California’s ‘Danish connection’


Californians are no strangers to buying their kids Legos, enjoying an icy pint of Carlsberg or rocking to the thunderous beats of Metallica drummer Lars Ulrich. Of course, all those staples of North Bay life are Danish imports. (Ulrich is an on-again, off-again Marin resident.) So it should come as no surprise that, when it comes to the cost of living, the European country most comparable to California is none other than Denmark.

Time to stir a bit of hygge into your caramel iced hazelnut lattes, Golden Staters.

According to financial website SmartAsset, it costs $3,155 per month on average to reside in California—second in U.S. cost of living only to Hawaii by a mere $12—with Denmark as its closest European counterpart at $3,176.

The analysis was based on average expenses for a single adult with no children. Data for the 50 U.S states came from MIT’s Living Wage Calculator and includes housing, food, medical, transportation and miscellaneous costs. European data covers the same criteria from 38 countries collected from

Perhaps the most eye-opening finding in the study is that it’s more expensive to live in the cheapest U.S. state—Kentucky at $2,275—than most European countries, including France, Sweden, Italy and Spain. That said, the overall range in cost of living varied wider in Europe—most expensive Switzerland ($4,059) tops our Hawaii by nearly $900, while cheapest Bosnia ($900) is well below our Kentucky by nearly $1,400.

And not to let even the most basic of studies pass without taking a swipe at the Sunshine State, the SmartAsset team poses the perennial question: The Florida of Europe? That would be Liechtenstein ($2,685), the tiny mountainous country between Switzerland and Austria, renowned for not having its own airport, nor granting women the vote until 1984. Whether Europeans frequently read “Liechtenstein Man” headlines, the study did not reveal.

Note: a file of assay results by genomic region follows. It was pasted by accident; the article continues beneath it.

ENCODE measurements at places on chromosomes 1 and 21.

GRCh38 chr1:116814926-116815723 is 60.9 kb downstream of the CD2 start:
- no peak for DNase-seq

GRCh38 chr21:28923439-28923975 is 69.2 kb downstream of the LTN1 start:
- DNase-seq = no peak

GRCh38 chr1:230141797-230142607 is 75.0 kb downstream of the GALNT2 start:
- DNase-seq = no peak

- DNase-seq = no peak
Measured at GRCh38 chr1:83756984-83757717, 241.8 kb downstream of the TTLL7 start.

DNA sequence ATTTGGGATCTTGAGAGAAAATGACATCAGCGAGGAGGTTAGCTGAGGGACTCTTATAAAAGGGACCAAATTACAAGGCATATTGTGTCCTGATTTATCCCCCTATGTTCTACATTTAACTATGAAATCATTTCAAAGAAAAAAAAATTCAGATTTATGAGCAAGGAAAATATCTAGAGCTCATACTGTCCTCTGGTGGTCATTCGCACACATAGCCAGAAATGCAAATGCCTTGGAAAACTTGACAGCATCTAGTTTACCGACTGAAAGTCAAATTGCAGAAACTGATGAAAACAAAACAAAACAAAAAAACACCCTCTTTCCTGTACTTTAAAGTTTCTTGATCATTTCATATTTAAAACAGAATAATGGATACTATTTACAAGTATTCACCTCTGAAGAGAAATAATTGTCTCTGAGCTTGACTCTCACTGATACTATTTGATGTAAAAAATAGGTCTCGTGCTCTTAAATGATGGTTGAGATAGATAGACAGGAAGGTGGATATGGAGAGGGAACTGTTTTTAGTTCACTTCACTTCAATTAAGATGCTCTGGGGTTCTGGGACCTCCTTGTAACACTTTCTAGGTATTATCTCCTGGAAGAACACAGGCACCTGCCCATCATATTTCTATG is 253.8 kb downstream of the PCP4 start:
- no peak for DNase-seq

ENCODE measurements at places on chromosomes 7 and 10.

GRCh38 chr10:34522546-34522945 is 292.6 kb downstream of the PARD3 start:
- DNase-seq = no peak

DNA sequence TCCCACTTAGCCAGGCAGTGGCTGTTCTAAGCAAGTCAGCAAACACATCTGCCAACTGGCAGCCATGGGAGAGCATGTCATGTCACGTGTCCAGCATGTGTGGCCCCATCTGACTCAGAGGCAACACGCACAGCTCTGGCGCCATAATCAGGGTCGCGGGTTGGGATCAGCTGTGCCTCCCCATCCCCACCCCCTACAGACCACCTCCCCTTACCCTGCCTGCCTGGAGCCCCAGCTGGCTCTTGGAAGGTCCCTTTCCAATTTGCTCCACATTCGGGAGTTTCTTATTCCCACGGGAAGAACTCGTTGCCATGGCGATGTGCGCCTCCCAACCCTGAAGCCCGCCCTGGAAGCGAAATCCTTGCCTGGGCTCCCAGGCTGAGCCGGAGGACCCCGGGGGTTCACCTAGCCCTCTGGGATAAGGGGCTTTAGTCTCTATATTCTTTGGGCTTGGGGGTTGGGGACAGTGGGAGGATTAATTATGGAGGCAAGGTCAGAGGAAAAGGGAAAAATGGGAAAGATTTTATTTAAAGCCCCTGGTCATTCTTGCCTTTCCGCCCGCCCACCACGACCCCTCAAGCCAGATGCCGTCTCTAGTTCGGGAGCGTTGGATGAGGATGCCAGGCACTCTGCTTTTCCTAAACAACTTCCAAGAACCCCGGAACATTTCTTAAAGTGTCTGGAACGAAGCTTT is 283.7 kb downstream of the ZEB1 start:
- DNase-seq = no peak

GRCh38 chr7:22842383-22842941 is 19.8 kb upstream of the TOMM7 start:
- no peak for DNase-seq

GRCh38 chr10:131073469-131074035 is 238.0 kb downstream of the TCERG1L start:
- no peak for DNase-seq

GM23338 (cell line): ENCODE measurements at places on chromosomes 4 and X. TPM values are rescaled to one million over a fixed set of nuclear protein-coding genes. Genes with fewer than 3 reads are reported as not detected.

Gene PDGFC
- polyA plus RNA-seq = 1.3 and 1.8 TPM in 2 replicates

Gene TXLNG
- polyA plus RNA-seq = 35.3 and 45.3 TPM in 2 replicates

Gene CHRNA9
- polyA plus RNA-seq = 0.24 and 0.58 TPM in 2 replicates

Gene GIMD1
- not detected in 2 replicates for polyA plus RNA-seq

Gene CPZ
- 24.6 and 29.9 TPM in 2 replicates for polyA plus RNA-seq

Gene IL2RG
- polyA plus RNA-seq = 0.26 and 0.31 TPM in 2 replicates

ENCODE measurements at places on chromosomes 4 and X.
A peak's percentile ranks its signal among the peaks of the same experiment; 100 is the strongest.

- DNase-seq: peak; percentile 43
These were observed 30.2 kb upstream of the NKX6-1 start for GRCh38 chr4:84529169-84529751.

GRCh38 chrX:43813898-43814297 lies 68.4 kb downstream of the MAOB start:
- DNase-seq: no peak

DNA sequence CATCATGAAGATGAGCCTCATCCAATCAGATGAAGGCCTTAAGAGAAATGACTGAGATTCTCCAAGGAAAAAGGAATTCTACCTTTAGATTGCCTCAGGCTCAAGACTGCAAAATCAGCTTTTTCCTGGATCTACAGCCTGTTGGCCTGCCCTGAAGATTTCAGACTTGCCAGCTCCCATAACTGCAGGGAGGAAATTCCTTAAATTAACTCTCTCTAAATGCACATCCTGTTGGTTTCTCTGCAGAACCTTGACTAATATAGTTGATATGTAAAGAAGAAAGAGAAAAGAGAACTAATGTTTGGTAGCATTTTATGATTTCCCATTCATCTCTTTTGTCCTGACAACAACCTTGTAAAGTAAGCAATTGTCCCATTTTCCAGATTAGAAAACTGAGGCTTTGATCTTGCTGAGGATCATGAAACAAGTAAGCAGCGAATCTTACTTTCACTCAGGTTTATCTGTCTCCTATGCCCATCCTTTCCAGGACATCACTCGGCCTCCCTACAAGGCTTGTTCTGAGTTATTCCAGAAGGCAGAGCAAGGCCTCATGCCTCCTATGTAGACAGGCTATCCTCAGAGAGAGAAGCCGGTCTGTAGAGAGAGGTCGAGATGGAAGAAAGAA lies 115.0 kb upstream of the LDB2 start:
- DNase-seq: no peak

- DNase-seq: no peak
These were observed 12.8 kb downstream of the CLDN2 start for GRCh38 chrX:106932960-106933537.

How does Europe view California?

Given America’s oversized international presence as a media and cultural force, it’s no surprise other western countries that heavily consume our films, television, news, books, art and music have some pretty firm thoughts about us.

In a popular online piece from last summer, the staff at Buzzfeed asked AI to generate images of what Europeans think a typical person from each of the 50 U.S. states looks like. While hardly a scientific study—check it out at—the results were either horrifying or amusing based on one’s perspective, with many of the states’ residents depicted as toothless bumpkins and beer-swilling rednecks. (Can’t really blame Europeans for holding such tropes—they no doubt developed from decades of our own Hollywood embracement of these very stereotypes.)

By comparison to the grinning yokels imagined in places like Florida, Tennessee, Nebraska and, our favorite, West Virginia (which depicts its Mountain State resident getting up close and personal with a colossal pig), California gets off pretty easy: A tanned beachside blond in shades toting a little dog under her arm and a couple of takeout drinks. Phew.—JW

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